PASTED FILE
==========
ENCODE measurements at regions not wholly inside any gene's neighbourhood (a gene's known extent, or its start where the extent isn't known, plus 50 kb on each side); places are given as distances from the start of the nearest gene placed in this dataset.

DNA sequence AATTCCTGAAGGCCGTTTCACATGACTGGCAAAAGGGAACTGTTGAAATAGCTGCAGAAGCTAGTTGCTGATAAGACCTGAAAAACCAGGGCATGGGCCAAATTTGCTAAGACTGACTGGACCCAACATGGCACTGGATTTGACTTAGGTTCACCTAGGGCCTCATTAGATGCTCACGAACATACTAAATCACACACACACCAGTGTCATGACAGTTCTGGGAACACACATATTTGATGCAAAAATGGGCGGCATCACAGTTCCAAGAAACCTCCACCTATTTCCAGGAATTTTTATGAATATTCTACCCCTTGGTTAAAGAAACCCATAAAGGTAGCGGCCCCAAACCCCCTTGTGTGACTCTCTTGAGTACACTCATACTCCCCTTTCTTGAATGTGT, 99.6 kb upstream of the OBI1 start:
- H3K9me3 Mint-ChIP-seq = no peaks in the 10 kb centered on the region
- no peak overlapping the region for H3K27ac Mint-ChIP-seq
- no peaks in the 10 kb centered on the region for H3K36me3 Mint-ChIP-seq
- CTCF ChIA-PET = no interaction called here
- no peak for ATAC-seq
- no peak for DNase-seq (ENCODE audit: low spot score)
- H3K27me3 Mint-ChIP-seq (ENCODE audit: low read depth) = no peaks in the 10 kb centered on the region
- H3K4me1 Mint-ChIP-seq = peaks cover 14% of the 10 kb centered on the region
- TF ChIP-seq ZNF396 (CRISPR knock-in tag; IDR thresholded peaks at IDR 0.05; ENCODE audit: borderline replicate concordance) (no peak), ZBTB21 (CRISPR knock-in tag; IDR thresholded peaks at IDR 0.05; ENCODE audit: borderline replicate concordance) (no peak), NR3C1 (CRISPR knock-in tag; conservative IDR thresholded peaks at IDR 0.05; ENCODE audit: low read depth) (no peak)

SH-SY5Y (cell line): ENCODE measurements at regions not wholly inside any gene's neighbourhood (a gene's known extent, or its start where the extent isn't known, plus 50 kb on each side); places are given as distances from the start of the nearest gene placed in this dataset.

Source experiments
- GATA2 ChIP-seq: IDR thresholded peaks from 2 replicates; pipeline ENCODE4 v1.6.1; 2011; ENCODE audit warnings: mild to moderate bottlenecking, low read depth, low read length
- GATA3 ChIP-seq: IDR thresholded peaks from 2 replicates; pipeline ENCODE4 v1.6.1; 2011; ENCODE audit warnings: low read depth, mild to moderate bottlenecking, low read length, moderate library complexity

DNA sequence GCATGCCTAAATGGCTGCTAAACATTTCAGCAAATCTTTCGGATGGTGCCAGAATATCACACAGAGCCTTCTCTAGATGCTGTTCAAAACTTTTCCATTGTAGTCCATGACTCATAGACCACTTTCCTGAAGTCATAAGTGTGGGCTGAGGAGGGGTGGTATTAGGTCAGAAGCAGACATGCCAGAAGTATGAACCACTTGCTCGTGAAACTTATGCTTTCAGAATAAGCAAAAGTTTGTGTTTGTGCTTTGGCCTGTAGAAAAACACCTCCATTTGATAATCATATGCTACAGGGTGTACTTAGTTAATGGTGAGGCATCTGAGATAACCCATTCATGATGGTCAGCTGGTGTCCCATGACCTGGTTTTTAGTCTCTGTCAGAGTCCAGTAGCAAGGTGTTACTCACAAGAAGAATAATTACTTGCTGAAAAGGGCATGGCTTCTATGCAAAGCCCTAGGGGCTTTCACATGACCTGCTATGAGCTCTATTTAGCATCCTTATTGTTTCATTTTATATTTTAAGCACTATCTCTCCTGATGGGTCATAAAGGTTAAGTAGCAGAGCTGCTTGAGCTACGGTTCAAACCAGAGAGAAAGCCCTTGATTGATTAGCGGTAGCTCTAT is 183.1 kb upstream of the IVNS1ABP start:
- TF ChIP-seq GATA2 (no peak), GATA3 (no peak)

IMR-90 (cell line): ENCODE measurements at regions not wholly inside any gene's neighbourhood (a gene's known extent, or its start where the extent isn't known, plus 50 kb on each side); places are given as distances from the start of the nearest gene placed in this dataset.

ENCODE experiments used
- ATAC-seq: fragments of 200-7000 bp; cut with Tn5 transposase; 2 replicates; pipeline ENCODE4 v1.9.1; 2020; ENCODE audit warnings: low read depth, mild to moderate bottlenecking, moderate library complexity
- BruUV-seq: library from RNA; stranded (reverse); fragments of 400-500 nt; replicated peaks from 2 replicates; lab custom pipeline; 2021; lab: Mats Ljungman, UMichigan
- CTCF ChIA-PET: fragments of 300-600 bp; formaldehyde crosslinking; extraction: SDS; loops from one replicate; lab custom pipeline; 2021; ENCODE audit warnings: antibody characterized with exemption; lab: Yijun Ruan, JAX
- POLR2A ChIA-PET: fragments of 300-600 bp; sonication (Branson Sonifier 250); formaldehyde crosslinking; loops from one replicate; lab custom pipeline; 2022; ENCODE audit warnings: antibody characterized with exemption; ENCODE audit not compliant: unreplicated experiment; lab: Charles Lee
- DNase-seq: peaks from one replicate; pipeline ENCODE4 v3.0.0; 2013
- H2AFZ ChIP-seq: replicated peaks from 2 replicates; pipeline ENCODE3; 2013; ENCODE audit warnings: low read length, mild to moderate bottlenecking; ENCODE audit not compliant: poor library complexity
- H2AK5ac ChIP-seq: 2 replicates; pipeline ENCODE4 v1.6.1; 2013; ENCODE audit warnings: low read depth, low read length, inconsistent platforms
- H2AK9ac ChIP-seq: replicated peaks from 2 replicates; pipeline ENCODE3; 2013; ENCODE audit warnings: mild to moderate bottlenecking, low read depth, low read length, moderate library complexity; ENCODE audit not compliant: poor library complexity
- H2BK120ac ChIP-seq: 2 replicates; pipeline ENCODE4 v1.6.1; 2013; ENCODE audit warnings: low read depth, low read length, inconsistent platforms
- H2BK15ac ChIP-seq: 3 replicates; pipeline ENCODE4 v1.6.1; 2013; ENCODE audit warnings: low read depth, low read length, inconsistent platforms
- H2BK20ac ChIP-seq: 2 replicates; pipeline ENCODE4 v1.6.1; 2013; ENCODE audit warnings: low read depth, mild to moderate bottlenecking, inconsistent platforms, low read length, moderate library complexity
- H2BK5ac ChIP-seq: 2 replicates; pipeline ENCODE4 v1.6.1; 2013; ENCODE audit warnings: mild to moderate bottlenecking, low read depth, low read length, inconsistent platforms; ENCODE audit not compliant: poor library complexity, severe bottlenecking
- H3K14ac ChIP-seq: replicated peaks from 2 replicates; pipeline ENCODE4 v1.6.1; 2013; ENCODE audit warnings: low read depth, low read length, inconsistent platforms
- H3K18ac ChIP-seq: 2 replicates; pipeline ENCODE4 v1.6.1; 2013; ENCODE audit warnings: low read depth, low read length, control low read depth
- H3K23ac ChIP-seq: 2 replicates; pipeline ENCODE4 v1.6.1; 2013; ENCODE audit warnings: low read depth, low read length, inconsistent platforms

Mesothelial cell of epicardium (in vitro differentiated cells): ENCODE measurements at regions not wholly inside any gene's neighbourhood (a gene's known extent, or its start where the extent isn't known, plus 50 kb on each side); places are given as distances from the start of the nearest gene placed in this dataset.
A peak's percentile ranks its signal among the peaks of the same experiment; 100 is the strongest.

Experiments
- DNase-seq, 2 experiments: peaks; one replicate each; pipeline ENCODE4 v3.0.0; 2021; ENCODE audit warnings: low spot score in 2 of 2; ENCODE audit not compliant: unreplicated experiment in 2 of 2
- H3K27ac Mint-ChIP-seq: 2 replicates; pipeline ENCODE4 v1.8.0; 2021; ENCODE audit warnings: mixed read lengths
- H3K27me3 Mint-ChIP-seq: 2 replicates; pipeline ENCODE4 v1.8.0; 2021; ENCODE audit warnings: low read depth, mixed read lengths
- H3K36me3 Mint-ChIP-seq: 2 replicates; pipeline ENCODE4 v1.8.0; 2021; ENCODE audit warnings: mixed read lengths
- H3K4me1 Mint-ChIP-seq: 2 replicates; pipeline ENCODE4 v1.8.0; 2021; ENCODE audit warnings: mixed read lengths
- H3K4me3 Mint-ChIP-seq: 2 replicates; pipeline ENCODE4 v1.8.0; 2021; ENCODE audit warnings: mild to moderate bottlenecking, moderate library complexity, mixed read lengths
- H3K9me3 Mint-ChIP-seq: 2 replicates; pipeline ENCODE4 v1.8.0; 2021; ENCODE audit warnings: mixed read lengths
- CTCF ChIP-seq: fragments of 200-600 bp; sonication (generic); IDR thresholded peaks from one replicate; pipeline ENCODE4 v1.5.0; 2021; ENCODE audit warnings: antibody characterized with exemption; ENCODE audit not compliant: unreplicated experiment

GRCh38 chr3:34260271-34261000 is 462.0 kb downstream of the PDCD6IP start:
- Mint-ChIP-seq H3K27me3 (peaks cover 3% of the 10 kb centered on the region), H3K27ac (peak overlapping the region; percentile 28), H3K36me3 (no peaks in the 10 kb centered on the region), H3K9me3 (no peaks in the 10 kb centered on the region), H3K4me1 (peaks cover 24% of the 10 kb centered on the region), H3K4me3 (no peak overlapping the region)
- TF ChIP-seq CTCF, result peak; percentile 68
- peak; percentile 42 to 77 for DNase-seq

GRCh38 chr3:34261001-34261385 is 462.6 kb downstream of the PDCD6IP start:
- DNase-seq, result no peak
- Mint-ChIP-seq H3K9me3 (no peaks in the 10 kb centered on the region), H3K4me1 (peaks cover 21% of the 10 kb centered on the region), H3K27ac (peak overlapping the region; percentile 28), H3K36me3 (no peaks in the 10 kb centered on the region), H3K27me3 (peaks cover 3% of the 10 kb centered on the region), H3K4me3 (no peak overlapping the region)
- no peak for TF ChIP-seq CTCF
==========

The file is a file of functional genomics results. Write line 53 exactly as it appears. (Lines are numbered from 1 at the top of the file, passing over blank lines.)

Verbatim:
- no peak for TF ChIP-seq CTCF